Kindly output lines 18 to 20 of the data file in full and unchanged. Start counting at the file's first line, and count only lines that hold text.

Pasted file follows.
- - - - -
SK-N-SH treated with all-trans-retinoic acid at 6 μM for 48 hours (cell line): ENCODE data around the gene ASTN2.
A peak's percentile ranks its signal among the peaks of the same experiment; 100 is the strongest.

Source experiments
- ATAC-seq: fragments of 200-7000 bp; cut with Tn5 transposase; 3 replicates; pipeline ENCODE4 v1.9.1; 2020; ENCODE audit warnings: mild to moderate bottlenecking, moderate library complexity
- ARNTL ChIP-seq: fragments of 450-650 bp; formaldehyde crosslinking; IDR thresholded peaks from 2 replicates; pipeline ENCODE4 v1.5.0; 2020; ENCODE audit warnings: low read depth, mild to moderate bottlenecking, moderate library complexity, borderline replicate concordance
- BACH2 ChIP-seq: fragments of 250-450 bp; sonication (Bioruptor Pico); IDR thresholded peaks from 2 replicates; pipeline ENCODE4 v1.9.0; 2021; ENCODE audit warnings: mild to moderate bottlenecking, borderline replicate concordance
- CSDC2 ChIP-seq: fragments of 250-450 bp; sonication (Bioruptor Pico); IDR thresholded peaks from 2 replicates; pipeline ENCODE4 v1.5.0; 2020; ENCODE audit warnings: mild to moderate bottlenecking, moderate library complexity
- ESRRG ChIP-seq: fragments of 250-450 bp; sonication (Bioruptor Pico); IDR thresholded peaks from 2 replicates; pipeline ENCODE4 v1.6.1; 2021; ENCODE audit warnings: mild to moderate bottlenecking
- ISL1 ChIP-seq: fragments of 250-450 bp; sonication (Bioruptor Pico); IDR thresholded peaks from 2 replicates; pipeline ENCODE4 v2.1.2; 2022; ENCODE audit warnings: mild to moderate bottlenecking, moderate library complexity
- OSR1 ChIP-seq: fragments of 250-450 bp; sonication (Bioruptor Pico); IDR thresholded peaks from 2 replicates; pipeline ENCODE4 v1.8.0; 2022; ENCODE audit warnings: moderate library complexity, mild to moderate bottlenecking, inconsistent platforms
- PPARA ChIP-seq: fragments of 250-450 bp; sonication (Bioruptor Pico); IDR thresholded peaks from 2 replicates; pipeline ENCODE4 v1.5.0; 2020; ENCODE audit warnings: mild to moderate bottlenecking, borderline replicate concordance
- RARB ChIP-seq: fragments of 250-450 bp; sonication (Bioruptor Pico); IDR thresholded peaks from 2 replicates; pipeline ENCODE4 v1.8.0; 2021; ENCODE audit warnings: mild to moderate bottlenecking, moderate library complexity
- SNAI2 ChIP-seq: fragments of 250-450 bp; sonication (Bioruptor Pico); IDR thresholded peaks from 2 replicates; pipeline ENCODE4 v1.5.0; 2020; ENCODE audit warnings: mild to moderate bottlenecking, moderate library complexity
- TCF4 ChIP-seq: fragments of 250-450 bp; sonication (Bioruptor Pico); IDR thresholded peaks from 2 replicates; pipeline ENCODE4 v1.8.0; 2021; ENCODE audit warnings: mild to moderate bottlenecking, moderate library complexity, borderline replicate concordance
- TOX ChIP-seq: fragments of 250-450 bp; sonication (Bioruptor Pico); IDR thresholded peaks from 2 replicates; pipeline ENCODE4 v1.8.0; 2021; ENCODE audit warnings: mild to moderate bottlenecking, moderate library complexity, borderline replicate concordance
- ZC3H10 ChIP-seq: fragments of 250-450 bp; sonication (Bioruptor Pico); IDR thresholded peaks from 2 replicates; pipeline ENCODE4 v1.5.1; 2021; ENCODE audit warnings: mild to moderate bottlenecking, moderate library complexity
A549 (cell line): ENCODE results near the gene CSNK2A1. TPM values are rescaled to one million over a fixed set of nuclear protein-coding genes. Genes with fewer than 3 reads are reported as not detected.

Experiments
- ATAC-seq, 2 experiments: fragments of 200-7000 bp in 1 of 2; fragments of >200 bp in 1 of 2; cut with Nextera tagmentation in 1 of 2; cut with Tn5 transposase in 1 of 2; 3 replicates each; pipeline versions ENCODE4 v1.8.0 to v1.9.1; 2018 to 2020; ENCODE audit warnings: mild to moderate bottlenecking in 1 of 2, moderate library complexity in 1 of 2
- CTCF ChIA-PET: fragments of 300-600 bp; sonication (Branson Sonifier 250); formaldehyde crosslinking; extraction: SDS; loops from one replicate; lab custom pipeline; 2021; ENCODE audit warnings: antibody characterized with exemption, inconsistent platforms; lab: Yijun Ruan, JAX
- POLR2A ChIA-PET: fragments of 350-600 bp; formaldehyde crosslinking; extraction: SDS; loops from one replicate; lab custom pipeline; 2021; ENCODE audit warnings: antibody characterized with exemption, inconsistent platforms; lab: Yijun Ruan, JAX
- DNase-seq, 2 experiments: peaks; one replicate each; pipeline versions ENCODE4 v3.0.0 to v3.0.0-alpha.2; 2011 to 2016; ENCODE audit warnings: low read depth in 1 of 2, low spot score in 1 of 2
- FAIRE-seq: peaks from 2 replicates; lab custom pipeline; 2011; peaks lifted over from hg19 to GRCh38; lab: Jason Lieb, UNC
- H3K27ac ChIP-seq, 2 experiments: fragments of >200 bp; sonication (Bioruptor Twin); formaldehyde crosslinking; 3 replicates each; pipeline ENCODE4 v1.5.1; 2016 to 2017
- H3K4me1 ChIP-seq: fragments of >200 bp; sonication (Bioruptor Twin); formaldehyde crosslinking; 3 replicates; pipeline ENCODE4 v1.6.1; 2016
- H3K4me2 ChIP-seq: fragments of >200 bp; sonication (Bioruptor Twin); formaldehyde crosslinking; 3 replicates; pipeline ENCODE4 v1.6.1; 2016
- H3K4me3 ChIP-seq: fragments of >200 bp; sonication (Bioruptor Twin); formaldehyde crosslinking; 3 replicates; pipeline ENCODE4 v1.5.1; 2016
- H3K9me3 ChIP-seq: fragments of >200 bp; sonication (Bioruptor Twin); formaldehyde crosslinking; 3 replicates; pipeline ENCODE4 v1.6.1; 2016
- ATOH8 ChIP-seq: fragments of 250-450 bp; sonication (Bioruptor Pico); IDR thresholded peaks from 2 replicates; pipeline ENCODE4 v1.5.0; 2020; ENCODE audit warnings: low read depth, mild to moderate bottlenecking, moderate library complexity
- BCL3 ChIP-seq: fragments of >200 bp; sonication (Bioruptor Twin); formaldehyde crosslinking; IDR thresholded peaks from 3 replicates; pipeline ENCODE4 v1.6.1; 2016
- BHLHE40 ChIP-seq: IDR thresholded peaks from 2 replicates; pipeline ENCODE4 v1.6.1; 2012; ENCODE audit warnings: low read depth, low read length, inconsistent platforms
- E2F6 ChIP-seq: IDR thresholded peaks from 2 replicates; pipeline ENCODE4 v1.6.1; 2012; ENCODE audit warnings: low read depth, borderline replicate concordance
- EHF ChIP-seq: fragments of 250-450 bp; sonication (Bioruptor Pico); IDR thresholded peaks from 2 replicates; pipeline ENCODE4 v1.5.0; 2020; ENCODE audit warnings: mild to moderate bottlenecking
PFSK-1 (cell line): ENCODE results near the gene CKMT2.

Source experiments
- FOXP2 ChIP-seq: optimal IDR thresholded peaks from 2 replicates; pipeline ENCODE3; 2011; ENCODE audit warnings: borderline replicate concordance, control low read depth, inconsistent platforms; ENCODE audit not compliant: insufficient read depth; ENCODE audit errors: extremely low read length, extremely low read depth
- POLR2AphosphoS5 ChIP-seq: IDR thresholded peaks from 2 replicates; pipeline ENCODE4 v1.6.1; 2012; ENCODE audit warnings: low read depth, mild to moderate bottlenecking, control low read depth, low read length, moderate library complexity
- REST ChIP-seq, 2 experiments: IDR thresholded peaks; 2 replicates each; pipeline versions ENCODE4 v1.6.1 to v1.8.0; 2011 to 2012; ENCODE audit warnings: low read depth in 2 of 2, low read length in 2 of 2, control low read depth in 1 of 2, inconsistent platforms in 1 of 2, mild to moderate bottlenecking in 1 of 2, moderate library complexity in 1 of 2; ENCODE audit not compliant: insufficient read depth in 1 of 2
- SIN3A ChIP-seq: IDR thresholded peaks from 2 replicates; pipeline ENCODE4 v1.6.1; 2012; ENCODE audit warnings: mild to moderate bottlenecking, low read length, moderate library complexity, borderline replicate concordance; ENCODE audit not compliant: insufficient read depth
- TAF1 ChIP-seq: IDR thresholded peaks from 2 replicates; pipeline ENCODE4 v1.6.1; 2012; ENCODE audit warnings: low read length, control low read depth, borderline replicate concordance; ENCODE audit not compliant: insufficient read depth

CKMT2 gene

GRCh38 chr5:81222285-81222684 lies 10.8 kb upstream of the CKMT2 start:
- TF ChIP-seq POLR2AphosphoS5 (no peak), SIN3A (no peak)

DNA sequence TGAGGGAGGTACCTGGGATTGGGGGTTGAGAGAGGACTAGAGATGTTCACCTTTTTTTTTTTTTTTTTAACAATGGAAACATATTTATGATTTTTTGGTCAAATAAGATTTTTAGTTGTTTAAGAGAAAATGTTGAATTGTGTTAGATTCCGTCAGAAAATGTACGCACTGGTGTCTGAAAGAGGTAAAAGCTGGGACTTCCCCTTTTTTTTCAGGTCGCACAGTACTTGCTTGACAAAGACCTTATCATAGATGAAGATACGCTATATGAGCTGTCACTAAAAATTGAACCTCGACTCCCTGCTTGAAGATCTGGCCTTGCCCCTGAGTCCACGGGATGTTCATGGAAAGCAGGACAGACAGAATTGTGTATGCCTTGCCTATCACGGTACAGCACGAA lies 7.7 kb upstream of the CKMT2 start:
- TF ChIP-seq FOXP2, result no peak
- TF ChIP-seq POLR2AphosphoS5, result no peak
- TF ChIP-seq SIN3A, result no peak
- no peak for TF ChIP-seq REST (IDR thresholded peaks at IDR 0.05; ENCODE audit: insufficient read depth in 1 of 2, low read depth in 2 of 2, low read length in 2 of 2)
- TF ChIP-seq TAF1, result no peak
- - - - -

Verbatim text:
Experiments
- ATAC-seq, 2 experiments: fragments of 200-7000 bp in 1 of 2; fragments of >200 bp in 1 of 2; cut with Nextera tagmentation in 1 of 2; cut with Tn5 transposase in 1 of 2; 3 replicates each; pipeline versions ENCODE4 v1.8.0 to v1.9.1; 2018 to 2020; ENCODE audit warnings: mild to moderate bottlenecking in 1 of 2, moderate library complexity in 1 of 2
- CTCF ChIA-PET: fragments of 300-600 bp; sonication (Branson Sonifier 250); formaldehyde crosslinking; extraction: SDS; loops from one replicate; lab custom pipeline; 2021; ENCODE audit warnings: antibody characterized with exemption, inconsistent platforms; lab: Yijun Ruan, JAX